The Meghalaya High Court while upholding the conviction of a man for committing rape or aggravated penetrative sexual assault has observed that trial courts should take steps for perjury when it disbelieves evidence of any person on cogent grounds. The bench further observed that such practices of producing false affidavits and evidences, may render the judiciary irrelevant if not taken seriously by the Judges.

After considering the factial matrix in the case, unrebutted contentions of the victim’s mother, and inconsistent testimonies of the defence witnesses, a bench of Chief Justice Sanjib Banerjee and Justice W. Diengdoh observed, “In the light of the appellant not asserting that the survivor had not come to the appellant’s residence on the relevant date, the afterthought on the basis of which the three defence witnesses were tutored and made to say in court that the survivor did not come to their residence, was obvious. In fact, in a situation like the present, the trial court upon disbelieving the evidence of any person on cogent grounds, should also take steps for perjury. Unless Indian judges get serious with litigants and witnesses, the present trend of false affidavits being filed and false evidence being given may one day render the judiciary irrelevant. In the light of the evidence that was before the trial court, including the completely believable statements of the survivor and her mother, there does not appear to be any error committed by the trial court in discarding the evidence sought to be adduced by the defence witnesses”.

Advocate S. Deb appeared for the appellant, and AAG B. Bhattacharjee appeared for the respondent.

In the present matter, the appellant was convicted under Section 6 of the Protection of Children from Sexual Offences Act, 2012 read with Section 376(2) of the Penal Code, 1860 and sentenced to rigorous imprisonment for 10 years and fined Rs.40,000/-. In default of payment of the fine, the appellant was sentenced to further simple imprisonment for six months.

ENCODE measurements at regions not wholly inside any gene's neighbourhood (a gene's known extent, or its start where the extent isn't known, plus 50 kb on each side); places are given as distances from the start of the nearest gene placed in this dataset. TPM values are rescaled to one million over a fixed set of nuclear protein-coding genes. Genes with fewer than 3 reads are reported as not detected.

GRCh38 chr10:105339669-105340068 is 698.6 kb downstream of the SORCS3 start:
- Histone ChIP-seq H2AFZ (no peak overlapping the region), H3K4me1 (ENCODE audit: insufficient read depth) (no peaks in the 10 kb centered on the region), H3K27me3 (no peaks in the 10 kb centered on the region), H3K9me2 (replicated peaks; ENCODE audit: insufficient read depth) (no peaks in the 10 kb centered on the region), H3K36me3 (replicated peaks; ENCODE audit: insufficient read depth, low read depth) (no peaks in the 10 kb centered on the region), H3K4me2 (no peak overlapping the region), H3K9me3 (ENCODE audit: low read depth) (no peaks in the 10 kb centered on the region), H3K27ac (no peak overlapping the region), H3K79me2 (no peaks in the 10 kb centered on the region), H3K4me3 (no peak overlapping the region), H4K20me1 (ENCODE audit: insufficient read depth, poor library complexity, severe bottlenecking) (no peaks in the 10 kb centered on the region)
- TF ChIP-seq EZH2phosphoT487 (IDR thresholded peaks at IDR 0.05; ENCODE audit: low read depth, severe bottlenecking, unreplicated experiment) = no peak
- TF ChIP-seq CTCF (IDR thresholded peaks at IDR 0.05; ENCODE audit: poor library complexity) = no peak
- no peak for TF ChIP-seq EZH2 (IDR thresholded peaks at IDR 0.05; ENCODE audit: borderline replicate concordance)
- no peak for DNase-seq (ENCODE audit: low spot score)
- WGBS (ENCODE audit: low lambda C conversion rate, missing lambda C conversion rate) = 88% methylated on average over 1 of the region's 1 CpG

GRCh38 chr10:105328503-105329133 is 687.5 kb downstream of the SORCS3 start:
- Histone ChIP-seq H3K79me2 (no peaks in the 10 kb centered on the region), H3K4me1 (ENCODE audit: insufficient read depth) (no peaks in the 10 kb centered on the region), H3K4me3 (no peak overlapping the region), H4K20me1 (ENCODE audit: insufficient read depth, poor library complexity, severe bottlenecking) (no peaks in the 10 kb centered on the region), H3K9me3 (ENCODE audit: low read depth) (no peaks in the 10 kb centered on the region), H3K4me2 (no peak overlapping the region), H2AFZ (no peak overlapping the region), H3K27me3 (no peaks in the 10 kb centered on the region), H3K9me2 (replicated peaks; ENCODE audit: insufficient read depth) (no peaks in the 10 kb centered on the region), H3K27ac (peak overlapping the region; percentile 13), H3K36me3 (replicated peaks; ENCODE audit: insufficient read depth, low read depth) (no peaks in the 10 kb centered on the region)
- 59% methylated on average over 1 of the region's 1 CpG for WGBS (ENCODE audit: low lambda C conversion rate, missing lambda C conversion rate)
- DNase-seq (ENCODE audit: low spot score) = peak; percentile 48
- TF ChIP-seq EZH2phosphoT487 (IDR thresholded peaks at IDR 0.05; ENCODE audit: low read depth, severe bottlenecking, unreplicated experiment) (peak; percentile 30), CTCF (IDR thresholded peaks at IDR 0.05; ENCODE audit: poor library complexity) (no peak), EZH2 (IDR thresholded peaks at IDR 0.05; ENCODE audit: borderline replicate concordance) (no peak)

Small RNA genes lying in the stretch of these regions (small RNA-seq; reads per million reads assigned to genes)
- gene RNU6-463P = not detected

The victim was about four years and two months old on the date of the alleged incident on November 6, 2014. The first information report came to be lodged on November 8, 2014.

The accused-appellant however, denied all the offences, but did not deny his presence at the place of occurrence and the fact that the survivor had visited the place of occurrence at the relevant time.

The bench while noting the testimonies of the three defence witnesses, stated, “Indeed, the trial court was perfectly justified in disregarding the rather concocted version presented by the appellant’s mother in her desperate attempt to rescue her recalcitrant son. The deposition of the brother of the appellant can be disregarded since he admitted that he was not at the place of occurrence on the relevant date. The testimony of the maternal cousin sister of the appellant does not inspire any confidence for such statement to be relied upon and the consistent versions of the survivor’s pain and suffering to be disregarded”.

The bench also took note of the serious lapse in the investigation, when, despite the medical examiner at handing over the girl’s clothes to the police, the clothes were not sent for forensic examination. However, was also of the opinion that as the circumstances and evidence otherwise revealed the commission of the offence and the involvement of the appellant therein, the serious lapse on the part of the investigating agency mattered little.

Therefore, noting the observations made by the trial court in the matter, the bench was of the opinion that the trial court did consider all the relevant factors to find the appellant guilty. It further observed that the court was justified in its findings, and hence neither the judgment of conviction nor the sentence passed against the appellant called for interference.

Cause Title: King Victor Ch. Marak v. State of Meghalaya

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